The First Intifada began in 1987 initially as a nonviolent civil disobedience movement.[24][25] It consisted of general strikes, boycotts of Israeli Civil Administration institutions in the Gaza Strip and the West Bank, an economic boycott consisting of refusal to work in Israeli settlements on Israeli products, refusal to pay taxes, refusal to drive Palestinian cars with Israeli licenses, graffiti, and barricading.[26][27] Pearlman attributes the non-violent character of the uprising to the movement's internal organization and its capillary outreach to neighborhood committees that ensured that lethal revenge would not be the response even in the face of Israeli state repression.[28]

See also[edit]

Further reading[edit]

  • Ferguson, John. "War and Peace in the World's Religion", 1978

References[edit]

  1. ^ a b Johnson, James Turner (1 November 2010). "1". Holy War Idea in Western and Islamic Traditions. Penn State Press. pp. 20–25. ISBN 0-271-04214-1.
  2. ^ https://yalebooks.yale.edu/book/9780300198171/islamic-imperialism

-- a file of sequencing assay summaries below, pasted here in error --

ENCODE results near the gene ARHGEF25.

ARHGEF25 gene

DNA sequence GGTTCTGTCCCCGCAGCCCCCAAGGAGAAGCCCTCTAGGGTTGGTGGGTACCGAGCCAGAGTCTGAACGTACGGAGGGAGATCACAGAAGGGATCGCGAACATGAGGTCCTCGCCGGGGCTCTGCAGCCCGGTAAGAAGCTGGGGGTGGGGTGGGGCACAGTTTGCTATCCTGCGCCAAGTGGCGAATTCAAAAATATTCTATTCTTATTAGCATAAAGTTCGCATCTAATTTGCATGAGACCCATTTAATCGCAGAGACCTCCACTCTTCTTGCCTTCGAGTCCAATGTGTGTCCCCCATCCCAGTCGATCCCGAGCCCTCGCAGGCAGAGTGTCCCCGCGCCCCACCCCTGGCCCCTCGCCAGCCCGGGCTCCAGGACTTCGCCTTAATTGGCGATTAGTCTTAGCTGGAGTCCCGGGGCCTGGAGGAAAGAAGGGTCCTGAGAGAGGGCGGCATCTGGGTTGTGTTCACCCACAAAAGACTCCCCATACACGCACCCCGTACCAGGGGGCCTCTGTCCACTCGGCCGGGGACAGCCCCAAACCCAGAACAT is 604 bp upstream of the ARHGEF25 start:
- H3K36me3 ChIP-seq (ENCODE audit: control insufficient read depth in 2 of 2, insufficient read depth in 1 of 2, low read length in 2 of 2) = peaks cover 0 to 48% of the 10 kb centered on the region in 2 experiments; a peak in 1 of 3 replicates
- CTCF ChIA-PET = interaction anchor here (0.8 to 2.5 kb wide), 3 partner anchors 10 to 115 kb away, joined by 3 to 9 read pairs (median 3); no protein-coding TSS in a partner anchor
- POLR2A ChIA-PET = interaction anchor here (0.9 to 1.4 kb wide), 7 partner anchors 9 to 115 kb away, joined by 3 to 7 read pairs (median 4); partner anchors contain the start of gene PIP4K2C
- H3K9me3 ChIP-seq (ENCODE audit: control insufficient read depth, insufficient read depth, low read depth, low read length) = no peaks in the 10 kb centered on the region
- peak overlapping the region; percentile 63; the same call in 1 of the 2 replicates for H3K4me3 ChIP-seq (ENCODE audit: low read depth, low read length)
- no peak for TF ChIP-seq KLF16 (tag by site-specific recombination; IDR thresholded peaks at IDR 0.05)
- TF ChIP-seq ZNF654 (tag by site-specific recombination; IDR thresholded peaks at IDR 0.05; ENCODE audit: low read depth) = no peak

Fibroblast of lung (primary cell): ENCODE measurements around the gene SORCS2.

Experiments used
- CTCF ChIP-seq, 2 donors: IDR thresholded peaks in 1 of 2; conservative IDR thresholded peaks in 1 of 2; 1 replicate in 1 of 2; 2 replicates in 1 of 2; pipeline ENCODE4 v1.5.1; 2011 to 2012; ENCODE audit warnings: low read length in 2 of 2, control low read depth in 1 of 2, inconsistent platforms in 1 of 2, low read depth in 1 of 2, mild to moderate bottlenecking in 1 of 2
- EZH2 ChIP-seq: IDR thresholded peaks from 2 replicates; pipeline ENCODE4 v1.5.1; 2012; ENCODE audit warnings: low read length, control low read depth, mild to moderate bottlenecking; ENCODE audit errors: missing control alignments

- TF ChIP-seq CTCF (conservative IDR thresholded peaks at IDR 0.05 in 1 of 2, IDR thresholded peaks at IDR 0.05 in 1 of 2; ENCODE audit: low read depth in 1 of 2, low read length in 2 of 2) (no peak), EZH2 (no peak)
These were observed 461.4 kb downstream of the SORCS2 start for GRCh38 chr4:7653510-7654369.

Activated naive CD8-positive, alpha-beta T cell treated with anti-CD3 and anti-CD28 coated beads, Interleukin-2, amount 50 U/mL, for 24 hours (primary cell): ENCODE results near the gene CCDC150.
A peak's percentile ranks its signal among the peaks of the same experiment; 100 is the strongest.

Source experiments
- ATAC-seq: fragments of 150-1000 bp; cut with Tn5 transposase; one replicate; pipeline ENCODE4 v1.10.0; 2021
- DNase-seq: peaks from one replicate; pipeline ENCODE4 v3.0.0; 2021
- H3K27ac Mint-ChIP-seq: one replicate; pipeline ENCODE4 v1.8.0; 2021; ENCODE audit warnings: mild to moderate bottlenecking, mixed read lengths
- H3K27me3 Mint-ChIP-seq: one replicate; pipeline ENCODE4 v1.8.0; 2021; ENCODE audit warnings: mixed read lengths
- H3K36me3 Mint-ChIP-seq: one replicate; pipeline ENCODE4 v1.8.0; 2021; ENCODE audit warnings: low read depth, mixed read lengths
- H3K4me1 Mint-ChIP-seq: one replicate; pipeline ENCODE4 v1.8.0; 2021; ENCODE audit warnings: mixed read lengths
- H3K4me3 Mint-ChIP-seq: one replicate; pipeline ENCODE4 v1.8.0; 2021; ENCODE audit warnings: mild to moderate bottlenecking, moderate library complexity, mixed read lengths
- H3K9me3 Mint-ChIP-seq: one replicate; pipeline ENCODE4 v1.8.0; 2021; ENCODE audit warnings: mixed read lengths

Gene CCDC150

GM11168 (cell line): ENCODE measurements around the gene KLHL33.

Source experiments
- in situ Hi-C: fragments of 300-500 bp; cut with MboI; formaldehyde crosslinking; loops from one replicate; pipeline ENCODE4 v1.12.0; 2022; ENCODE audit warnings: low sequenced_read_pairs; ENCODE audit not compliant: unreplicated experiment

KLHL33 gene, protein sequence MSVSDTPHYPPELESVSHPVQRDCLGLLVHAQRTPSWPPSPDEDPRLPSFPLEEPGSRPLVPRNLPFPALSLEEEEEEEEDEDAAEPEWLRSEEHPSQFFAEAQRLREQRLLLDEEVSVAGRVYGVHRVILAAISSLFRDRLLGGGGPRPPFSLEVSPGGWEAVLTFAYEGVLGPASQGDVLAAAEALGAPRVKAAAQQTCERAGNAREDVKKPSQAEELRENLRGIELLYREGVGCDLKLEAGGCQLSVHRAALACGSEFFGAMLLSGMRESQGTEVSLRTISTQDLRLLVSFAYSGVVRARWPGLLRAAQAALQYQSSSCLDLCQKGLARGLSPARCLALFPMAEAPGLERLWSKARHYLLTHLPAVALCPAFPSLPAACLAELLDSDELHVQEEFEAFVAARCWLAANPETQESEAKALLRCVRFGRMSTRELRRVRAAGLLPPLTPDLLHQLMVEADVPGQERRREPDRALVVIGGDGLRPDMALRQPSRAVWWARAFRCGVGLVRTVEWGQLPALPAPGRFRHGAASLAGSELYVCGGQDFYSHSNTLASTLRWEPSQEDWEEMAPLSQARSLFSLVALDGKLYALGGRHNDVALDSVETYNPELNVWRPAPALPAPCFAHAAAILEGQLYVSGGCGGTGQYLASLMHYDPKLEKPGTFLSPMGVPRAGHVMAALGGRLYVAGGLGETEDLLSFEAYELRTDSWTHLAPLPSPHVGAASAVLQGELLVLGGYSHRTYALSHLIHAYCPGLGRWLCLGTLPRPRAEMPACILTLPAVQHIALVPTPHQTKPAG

3. ^ a b Boulding, Elise. "Cultures of Peace: The Hidden Side of History", p. 57
  4. ^ Howard, Lawrence. "Terrorism: Roots, Impact, Responses", p. 48
  5. ^ Afsaruddin, Asma (2007). Views of Jihad Throughout History. Religion Compass 1 (1), pp. 165–69.
  6. ^ Nonviolence in the Islamic Context by Mohammed Abu Nimer 2004
  7. ^ Hafez, Kai (2010). Radicalism and Political Reform in the Islamic and Western Worlds. Cambridge University Press. p. 208. ISBN 978-1-139-48904-1.
  8. ^ Howard, Lawrence. Terrorism: Roots, Impact, Responses, p. 48
  9. ^ Emily Lynn Osborn (10 October 2011). Our New Husbands Are Here: Households, Gender, and Politics in a West African State from the Slave Trade to Colonial Rule. Ohio University Press. pp. 18–. ISBN 978-0-8214-4397-2.
  10. ^ Louise Müller (2013). Religion and Chieftaincy in Ghana: An Explanation of the Persistence of a Traditional Political Institution in West Africa. LIT Verlag Münster. pp. 207–. ISBN 978-3-643-90360-0.